Fiber Color Code
Looking at a large amount of fiber optic cables without any guidance can be confusing. The fiber optic cable color code helps to know how to approach these cables identifying them in an easy way.
If you want to understand more about this color system, this article will help you on that mission.
What is Fiber Color Code?
Fiber color code is a standard for quickly identifying fibers, cables, and connectors. The Telecommunications Industry Association (TIA) especially launched the TIA-598 standard. This standard addresses the manufacturer’s fiber color codes to follow and reference.
We can divide color code into three categories for the different segments. Now, let us look at them.
Cable Jacket Color Code
Colored outer jackets or print may be applied to outside plant and premises fiber cables, such as fiber distribution cables, fiber optic patch cords, etc., for easy identification and distinction.
The EIA/TIA-598 standard defined the outer jacket color codes for the different fibers. Therefore, for fiber optic cables that contain only one type of cable, we can quickly identify them by color.
However, when the premises cable has more than one fiber type, the outer jacket should include a printed legend identifying the number and kind of fibers inside the cable. That will help the user to specify the fiber count and type quickly. For example, print “12 Fiber, 8 x 50/125, 4 x SM.” on the cable.
Inner Fiber Color Code
Inner fibers will also be color-labeled for easy identification within each cable or inside each tube in a loose tube cable.
There are two situations for multi-fiber cables:
For cables with less than 12 strands of fibers, each fiber will be identified with 12 colors.
In the case of cables with more than 12 strands, the fiber optic cable color code repeats itself. To differentiate each group of 12 fibers, alternative identification methods are implemented. For example, in 24-strand groups, the fiber color code repeats with slight variations. The 1st group of 12 strands may have solid colors, while the 2nd group could have a solid color with a stripe or other distinguishing markings.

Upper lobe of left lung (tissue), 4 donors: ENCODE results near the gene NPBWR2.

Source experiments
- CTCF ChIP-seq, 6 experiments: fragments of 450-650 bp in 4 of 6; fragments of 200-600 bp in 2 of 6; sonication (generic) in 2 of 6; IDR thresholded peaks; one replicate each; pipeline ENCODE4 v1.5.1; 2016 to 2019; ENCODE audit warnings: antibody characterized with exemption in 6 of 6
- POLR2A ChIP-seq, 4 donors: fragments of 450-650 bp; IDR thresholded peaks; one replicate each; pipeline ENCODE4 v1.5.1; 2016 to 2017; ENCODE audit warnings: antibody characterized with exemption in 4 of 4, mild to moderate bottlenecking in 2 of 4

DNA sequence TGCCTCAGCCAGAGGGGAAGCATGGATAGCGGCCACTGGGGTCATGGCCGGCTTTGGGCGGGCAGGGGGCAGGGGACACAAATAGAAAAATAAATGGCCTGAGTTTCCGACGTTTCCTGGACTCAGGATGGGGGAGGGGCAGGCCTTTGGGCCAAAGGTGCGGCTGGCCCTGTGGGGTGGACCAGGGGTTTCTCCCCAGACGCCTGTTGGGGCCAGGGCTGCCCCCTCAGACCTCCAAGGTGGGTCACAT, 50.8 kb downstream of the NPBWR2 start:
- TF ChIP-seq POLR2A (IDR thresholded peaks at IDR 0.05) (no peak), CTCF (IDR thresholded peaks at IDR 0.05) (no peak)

Connector Color CodeConnectors are also a part of the fiber color code. Since there are different polish styles of fiber end-face, the connectors of fiber jumpers and the mating adapters are color coded for identification. However, the advent of metallic connectors like the FC and ST makes connector color coding difficult, so colored strain relief boots are also used. The boot color may vary among manufacturers.
Why is Fiber Color Code important?
Fiber color codes are used to help you identify fiber cables (including patch cables, premises cables, and outdoor cables), fiber connectors, and individual fibers. There are multiple benefits of using a fiber optic color coding system in both indoor and outdoor applications, including:
Ease of installation
When fiber optic cables are correctly color-coded, it is much easier for installers to identify which cable goes where. This can save a lot of time and resources during the installation process, ultimately making for a more cost-effective project.
Ease of maintenanceOnce fiber optic cables are installed, they can be very difficult to access. This makes it important to have a color code system in place so that fiber technicians can easily identify which fiber needs to be repaired or replaced.
When fiber optic cables are color coded, it is much easier to select the strands to be spliced together. A splice tray may carry up to 72 fibers, meaning it would be chaos without a color tracking system. Put simply, tracking the different colors of the fibers, means engineers can ensure continuity throughout a cable run.
Fewer human errorsOne of the biggest benefits of fiber optic color coding is that it can help to reduce human errors. This is because fiber technicians will be able to quickly and easily identify which fiber goes where, thus minimizing the risk of mistakes. Without color coding, it’s relatively easy for an engineer to mix up a 50/125 with a 62.5/125 multimode fiber. And of course, multi-fiber cables typically contain tens if not hundreds of individual strands.